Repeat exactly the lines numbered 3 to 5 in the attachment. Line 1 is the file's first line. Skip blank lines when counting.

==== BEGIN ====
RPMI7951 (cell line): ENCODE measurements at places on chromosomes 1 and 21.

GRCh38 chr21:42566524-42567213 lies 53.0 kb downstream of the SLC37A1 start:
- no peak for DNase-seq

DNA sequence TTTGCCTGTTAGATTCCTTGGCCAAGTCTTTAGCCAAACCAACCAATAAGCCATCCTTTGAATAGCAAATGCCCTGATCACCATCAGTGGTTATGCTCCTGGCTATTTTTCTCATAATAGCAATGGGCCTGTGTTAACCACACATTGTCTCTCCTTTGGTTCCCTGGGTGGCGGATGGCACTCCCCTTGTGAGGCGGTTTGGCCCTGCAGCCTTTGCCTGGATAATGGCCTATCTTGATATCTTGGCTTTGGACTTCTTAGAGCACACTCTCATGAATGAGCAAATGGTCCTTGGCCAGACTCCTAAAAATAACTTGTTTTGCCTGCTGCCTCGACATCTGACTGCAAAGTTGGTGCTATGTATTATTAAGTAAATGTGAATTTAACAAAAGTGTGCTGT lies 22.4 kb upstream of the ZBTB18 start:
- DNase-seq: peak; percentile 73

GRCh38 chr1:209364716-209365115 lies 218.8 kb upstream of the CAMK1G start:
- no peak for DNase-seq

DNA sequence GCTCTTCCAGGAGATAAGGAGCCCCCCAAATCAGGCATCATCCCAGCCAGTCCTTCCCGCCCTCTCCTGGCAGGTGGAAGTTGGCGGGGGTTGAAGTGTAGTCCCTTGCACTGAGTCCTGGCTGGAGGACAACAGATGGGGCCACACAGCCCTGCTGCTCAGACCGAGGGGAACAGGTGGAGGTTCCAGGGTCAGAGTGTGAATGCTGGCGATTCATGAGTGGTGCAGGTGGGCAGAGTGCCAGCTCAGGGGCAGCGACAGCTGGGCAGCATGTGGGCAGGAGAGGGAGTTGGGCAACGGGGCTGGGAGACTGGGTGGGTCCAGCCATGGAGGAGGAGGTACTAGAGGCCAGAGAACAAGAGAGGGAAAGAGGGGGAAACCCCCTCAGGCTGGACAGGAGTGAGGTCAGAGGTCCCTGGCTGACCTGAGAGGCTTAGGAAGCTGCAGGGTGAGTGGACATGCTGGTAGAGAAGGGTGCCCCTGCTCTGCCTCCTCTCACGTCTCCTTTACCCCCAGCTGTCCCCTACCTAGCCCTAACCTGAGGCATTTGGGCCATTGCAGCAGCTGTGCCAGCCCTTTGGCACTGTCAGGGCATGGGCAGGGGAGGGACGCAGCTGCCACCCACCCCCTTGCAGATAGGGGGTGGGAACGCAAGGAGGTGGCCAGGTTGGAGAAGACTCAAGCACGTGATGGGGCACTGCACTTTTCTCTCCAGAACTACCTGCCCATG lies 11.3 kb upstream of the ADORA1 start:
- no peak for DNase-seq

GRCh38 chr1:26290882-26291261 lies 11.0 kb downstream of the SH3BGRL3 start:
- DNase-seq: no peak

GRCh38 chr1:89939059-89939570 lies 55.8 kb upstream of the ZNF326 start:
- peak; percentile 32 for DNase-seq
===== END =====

- no peak for DNase-seq

DNA sequence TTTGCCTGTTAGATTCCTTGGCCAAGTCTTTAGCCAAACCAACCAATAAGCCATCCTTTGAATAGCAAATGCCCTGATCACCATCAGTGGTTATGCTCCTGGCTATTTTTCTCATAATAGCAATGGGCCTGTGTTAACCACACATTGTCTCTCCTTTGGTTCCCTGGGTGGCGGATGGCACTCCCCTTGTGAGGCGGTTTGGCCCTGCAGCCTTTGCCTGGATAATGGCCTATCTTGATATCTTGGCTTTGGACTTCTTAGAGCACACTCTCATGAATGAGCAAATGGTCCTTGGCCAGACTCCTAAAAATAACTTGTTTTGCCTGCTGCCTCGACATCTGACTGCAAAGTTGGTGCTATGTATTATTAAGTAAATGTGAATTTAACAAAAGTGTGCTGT lies 22.4 kb upstream of the ZBTB18 start:
- DNase-seq: peak; percentile 73